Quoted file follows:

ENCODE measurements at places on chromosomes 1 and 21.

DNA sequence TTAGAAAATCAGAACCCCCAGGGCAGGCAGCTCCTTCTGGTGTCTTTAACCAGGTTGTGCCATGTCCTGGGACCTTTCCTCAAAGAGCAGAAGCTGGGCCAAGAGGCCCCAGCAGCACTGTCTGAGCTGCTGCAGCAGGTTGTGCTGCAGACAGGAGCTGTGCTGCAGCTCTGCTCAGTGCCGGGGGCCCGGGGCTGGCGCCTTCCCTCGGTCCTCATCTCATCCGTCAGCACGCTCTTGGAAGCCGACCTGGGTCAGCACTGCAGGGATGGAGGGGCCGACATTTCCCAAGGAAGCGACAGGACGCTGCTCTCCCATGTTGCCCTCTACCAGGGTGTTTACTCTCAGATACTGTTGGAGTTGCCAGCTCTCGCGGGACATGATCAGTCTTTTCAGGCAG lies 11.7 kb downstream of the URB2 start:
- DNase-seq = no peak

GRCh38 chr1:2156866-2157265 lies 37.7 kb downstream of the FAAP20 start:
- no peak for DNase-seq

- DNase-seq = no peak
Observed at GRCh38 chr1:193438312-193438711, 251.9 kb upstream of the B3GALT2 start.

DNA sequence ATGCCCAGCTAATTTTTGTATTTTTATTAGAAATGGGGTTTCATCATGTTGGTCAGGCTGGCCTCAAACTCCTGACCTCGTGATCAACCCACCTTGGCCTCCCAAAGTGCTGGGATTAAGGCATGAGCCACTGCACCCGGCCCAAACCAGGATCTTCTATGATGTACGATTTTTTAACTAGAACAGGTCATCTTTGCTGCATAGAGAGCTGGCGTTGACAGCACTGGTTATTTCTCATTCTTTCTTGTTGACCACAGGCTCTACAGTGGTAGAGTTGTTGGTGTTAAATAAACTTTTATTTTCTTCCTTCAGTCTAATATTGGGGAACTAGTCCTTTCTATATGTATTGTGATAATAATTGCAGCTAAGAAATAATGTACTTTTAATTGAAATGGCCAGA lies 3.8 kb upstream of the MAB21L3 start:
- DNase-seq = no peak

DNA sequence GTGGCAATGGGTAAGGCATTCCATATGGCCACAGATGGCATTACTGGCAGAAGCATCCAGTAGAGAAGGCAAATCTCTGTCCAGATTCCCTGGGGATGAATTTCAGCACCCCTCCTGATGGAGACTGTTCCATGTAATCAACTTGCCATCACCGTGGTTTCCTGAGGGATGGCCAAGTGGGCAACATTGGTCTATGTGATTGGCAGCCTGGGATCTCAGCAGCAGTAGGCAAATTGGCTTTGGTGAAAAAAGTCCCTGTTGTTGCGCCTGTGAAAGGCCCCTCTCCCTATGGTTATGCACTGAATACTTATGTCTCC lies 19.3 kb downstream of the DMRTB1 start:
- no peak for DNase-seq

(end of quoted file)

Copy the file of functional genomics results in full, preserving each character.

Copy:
ENCODE measurements at places on chromosomes 1 and 21.

DNA sequence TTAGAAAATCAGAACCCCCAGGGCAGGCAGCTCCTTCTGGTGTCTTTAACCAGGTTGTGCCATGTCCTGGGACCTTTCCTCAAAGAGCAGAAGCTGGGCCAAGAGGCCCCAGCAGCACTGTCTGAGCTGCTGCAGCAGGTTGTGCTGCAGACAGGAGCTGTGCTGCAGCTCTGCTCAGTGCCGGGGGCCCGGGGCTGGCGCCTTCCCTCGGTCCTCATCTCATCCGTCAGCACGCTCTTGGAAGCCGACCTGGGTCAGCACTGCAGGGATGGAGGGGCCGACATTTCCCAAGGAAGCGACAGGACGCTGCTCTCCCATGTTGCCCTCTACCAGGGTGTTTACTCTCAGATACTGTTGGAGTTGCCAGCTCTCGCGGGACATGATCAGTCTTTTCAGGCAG lies 11.7 kb downstream of the URB2 start:
- DNase-seq = no peak

GRCh38 chr1:2156866-2157265 lies 37.7 kb downstream of the FAAP20 start:
- no peak for DNase-seq

- DNase-seq = no peak
Observed at GRCh38 chr1:193438312-193438711, 251.9 kb upstream of the B3GALT2 start.

DNA sequence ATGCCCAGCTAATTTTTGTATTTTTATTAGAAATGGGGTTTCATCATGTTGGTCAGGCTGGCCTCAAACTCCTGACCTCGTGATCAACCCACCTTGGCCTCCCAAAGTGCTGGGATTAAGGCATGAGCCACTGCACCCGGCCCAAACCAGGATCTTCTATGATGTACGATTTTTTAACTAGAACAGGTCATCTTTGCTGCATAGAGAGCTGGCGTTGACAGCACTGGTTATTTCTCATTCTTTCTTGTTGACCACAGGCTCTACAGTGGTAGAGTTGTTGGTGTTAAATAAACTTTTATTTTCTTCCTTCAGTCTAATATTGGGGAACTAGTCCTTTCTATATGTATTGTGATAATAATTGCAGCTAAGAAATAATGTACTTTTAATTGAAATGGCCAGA lies 3.8 kb upstream of the MAB21L3 start:
- DNase-seq = no peak

DNA sequence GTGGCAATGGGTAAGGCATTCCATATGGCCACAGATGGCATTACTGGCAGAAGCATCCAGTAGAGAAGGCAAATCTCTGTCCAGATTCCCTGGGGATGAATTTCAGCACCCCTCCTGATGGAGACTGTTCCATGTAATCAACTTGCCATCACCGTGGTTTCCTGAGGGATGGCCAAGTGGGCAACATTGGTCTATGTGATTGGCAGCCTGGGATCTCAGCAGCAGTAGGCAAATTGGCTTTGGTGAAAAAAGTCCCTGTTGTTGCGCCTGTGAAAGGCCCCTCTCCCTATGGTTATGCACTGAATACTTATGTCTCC lies 19.3 kb downstream of the DMRTB1 start:
- no peak for DNase-seq